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Mains Practice Questions

  • Q. What are the challenges faced by Food processing industries? How can they help in easing the rural distress? (250 words)

    09 Jan, 2019 GS Paper 3 Economy

    Answer :

    Approach

    • Introduce by giving idea  and relevance of food processing industry in India
    • discuss challenges and socio economic impact of food processing industry
    • Conclude by giving government efforts in this field

    Introduction

    • The Indian agriculture sector, with the emergence of green revolution, has transformed itself from a country of shortages to a land of surpluses.
    • Rapid growth of Indian economy has resulted in change in the consumption patterns, from cereals to more varied and nutritious diet of fruits and vegetable, milk, fish etc., which has given momentum to development of sunrise industry namely Food Processing Industries.
    • Food Processing refers to various techniques and operations by which raw foodstuffs are transformed into food that are suitable for consumption, cooking, or storage.
    • It consists of processes like the basic preparation of foods, the alteration of a food product into another form (as in making preserves from fruit), and preservation and packaging techniques
    • The industry not only has potential to provide nation with food security but can also effectively tackle India’s economic and employment woes.

    Challenges faced by India’s food processing sector

    • Poor supply chain linkages: India’s agriculture market has a long and fragmented supply chain that results in high wastage and high costs, especially due to seasonality, perishability, and variability of produce.
    • Infrastructure bottlenecks: The export related infrastructure for agri-produce is grossly inadequate, especially at sea ports and airports. More than 30 percent of the produce from the fields gets spoilt due to poor post-harvesting facilities and lack of adequate storage infrastructure.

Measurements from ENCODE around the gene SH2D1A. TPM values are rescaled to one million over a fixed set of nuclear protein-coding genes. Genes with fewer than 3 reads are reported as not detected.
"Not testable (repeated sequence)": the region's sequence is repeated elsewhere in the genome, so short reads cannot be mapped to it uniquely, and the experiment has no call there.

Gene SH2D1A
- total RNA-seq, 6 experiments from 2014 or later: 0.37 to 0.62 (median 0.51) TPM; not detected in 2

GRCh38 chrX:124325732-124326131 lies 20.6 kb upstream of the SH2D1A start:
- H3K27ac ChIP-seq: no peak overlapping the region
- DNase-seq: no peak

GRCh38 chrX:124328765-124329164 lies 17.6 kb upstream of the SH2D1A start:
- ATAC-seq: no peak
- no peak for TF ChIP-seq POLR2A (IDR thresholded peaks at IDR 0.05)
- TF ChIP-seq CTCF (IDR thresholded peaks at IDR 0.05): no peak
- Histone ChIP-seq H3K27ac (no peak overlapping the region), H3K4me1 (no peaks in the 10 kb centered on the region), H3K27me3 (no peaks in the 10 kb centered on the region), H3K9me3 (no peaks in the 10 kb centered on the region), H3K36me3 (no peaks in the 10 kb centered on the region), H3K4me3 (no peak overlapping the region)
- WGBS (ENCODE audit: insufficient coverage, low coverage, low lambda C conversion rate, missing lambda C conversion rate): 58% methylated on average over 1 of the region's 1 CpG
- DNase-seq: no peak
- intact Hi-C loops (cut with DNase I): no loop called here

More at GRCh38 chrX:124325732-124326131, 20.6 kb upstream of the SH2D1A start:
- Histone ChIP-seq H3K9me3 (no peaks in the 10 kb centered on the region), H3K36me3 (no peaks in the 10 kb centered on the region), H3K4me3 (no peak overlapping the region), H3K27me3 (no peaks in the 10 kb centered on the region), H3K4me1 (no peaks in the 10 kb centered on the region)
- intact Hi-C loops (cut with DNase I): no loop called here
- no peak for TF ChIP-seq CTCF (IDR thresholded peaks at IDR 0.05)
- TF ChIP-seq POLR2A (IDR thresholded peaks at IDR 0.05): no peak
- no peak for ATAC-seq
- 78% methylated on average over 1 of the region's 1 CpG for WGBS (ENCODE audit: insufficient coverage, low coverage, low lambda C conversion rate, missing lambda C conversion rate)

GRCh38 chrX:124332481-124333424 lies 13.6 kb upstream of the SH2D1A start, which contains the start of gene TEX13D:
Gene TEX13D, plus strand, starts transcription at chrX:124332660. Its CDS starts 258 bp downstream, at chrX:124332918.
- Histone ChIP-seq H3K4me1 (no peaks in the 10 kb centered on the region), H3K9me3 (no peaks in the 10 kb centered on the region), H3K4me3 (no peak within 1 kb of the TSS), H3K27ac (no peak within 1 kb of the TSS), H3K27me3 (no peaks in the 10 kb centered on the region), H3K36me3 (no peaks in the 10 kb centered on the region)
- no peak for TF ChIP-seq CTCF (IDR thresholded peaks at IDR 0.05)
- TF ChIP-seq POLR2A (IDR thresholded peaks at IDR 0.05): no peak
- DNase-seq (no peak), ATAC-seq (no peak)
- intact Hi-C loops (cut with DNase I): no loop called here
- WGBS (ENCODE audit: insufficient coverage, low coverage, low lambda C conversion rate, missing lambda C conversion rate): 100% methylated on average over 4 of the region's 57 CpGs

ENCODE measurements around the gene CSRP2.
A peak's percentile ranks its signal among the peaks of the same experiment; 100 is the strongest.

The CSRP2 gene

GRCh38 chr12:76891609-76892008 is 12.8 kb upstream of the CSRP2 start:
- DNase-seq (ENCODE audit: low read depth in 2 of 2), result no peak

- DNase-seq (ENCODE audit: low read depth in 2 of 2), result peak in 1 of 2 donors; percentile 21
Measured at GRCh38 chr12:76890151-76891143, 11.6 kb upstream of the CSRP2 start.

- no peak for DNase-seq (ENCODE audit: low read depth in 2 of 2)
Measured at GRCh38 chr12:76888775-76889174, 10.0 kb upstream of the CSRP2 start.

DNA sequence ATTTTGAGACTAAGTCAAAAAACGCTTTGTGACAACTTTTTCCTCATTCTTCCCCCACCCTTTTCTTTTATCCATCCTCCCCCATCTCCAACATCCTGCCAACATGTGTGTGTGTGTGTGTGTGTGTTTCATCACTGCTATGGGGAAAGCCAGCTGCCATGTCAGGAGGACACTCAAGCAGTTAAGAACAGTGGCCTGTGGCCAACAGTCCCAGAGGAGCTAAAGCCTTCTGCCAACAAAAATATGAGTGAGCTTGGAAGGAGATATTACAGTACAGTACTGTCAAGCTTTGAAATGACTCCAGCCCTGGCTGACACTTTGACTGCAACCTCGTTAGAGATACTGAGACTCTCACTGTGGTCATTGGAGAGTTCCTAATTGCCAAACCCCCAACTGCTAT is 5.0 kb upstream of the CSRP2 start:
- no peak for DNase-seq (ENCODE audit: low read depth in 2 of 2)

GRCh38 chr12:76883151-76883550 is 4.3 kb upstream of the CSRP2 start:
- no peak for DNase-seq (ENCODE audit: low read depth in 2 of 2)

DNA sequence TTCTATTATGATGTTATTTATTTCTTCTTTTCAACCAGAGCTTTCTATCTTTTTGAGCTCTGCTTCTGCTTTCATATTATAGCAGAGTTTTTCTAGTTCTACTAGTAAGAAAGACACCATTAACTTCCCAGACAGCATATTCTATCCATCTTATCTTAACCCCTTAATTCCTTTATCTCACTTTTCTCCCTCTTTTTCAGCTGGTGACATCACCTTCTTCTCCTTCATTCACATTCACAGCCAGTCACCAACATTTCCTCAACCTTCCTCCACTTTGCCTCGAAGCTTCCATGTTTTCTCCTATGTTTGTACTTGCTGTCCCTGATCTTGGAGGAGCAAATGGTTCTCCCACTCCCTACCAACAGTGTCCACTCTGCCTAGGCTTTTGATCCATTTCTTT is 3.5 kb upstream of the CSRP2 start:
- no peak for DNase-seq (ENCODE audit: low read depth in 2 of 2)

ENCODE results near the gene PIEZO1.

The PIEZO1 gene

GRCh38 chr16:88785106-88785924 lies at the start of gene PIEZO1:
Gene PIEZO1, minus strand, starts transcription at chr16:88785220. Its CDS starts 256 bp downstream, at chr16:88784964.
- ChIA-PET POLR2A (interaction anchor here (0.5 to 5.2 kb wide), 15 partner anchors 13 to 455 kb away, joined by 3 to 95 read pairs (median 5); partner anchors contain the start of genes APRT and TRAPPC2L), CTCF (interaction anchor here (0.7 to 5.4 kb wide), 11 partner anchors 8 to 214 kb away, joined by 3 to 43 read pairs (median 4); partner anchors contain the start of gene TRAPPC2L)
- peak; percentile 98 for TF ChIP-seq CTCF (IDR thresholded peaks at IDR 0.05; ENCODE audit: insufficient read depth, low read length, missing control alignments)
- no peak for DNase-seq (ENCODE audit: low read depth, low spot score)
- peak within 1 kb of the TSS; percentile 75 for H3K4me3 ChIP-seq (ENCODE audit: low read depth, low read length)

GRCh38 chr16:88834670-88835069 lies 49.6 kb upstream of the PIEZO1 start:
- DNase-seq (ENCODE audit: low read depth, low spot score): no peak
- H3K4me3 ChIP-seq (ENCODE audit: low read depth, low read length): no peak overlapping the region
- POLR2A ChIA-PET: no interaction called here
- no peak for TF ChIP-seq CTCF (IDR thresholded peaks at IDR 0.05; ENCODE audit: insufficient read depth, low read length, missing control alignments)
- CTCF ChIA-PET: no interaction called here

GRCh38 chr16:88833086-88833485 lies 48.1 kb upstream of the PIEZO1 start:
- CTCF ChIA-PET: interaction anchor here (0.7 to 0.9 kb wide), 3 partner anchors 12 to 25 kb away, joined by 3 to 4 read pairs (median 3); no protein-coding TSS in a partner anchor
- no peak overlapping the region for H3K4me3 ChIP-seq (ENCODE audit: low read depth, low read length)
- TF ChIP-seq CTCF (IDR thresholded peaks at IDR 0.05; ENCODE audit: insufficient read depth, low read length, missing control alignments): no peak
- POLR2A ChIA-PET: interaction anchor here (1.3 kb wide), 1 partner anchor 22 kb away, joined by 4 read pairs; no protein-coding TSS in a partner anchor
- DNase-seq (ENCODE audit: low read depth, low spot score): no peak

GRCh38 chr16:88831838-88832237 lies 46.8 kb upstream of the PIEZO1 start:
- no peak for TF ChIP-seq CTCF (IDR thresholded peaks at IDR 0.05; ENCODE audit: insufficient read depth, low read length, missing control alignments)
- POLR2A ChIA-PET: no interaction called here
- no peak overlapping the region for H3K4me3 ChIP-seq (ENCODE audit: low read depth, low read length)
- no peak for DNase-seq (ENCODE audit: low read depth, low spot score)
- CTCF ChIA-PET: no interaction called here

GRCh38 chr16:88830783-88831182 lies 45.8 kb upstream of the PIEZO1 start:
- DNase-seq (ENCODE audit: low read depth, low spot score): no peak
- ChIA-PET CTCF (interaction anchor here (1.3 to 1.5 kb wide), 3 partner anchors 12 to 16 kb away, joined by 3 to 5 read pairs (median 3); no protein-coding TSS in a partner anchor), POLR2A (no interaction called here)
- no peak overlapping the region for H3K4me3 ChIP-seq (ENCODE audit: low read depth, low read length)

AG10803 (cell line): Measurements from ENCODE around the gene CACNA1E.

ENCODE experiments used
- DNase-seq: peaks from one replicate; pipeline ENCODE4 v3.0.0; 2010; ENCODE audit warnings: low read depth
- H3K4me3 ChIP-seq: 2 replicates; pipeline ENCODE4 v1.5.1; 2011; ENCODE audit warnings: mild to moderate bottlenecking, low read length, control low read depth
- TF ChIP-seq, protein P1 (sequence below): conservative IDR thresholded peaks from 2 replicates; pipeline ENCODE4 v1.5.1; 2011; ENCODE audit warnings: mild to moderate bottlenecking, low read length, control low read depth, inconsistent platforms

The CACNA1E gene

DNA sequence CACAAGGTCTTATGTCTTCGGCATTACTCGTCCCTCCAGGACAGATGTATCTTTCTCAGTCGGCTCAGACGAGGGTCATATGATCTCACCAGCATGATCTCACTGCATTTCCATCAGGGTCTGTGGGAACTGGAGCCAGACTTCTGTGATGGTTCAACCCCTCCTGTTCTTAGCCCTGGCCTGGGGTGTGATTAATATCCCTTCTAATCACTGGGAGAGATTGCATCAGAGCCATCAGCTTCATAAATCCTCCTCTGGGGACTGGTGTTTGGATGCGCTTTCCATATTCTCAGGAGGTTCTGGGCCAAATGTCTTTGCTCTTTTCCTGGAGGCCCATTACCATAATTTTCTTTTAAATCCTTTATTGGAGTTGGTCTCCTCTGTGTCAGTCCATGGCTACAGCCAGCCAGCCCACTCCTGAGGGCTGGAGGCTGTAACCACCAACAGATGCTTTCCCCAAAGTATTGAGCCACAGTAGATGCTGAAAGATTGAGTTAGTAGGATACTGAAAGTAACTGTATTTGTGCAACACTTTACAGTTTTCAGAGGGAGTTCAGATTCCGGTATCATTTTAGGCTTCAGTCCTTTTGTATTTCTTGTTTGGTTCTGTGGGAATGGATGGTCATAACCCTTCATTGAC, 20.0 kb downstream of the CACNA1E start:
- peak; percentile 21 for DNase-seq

• Lack of skilled manpower: The agricultural workforce is inadequately skilled across different levels of food processing.
    • Low adherence to quality standards: India lacks basic standardization and certification infrastructure. Given the size of the food processing industry, there is a huge gap in the availability of laboratories, trained manpower, and certification agencies.
    • A significant amount of food produce gets wasted in India due to inadequate infrastructure such as packaging facilities, storage, transportation, cold chain, and low levels of processing to the tune of US$1.5 billion (Rs 92,000 crores) annually.
    • Less than 10 percent of the total food produced is processed into value added products in India. In comparison to US and China’s 65 and 23% respectively.
    • Similarly, other smaller developing countries such as Thailand, Philippines, and Brazil process as high as 30, 78, and 70 percent of their produce, respectively.

    Potential of the sector

    • Under the Make in India initiative, the Government plans to stimulate growth in the Food Processing sector through the creation of a strong infrastructure, reduction of food wastage and promotion of Ease of Doing Business (EODB) measures.
    • A well-developed Food Processing sector will help facilitate crop diversification and generate employment opportunities.
    • The introduction of modern processing techniques for food will result in improved shelf-life of the agricultural produce and ensure steady revenue to farmers.
    • It will embolden the government’s vision of doubling farmer’s income by 2022 as it serves as a crucial link between industries and agriculture.
    • Food processing has an important role to play in linking Indian farmers to consumers in the domestic and international markets.
    • India's food ecosystem also offers huge opportunities for investments with stimulating growth in the food retail sector, favorable economic policies and attractive fiscal incentives.

    Way forward

    • Govt. has launched various schemes like (SAMPADA), Integrated Cold Chain and Value Addition Infrastructure scheme, Electronic National Agriculture Market (E-NAM), to integrate markets and provide impetus to the agricultural and food processing sector.
    • The government also provides 100% FDI in food processing through automatic route. It has also opened up 12 Mega Food Parks to facilitate food processing in the nation.  
    • The Food Processing industry is critical to India’s growth and the government should focus on providing adequate impetus to the sector.
    • With the correct set of policy implementations and support, the industry can grow by leaps and bounds, taking India to a new position of strength and prosperity in the global economy.

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